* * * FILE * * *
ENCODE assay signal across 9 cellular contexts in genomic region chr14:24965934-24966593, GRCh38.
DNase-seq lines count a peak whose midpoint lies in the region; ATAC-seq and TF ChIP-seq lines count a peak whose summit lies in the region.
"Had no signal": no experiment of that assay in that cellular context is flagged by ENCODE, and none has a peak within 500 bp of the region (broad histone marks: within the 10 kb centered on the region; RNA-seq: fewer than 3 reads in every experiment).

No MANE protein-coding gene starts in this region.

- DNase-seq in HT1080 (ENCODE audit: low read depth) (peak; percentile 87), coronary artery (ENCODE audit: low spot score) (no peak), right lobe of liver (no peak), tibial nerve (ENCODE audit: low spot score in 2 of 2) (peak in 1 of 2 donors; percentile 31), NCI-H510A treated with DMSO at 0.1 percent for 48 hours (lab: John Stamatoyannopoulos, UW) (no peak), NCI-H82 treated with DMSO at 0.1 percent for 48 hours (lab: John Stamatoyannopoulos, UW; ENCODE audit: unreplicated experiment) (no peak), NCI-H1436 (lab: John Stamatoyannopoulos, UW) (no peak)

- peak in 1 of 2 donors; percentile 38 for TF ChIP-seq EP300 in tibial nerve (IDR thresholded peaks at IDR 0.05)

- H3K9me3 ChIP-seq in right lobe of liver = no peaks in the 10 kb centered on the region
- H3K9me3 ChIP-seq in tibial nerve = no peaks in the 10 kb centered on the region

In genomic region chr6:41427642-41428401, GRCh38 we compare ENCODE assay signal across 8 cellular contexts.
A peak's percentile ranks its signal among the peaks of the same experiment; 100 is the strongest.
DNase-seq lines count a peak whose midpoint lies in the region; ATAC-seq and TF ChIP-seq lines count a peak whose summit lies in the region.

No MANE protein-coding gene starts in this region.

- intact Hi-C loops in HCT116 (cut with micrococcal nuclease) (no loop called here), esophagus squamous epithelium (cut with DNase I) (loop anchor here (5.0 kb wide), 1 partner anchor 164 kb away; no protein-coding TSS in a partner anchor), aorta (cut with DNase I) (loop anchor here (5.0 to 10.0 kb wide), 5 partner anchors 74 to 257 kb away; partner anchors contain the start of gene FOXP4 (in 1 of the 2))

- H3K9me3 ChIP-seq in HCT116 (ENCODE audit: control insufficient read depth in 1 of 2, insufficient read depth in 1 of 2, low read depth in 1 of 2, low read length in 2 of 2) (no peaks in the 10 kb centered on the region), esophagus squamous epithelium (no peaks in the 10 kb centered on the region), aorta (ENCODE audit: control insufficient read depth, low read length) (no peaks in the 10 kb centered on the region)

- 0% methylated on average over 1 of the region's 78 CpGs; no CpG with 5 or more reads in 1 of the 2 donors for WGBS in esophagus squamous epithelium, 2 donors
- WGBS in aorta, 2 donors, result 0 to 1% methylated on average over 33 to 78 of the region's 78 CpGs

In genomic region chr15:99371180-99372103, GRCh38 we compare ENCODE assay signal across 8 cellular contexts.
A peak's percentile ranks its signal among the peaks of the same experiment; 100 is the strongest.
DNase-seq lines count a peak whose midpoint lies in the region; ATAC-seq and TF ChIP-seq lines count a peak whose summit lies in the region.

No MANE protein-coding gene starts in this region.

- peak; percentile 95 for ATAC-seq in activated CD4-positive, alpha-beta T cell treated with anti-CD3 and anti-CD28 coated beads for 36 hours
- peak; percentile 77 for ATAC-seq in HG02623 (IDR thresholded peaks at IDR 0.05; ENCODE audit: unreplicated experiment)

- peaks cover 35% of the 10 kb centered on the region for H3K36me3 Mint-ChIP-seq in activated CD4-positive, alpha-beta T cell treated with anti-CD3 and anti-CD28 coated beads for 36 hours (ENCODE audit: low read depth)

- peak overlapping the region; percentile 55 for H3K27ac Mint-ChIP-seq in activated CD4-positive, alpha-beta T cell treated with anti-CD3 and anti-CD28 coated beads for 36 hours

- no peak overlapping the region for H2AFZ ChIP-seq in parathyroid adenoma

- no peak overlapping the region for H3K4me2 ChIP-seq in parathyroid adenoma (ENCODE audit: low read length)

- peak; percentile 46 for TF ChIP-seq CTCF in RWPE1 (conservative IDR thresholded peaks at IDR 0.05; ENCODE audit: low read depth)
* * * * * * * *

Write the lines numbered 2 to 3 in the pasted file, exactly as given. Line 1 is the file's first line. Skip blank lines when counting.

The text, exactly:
DNase-seq lines count a peak whose midpoint lies in the region; ATAC-seq and TF ChIP-seq lines count a peak whose summit lies in the region.
"Had no signal": no experiment of that assay in that cellular context is flagged by ENCODE, and none has a peak within 500 bp of the region (broad histone marks: within the 10 kb centered on the region; RNA-seq: fewer than 3 reads in every experiment).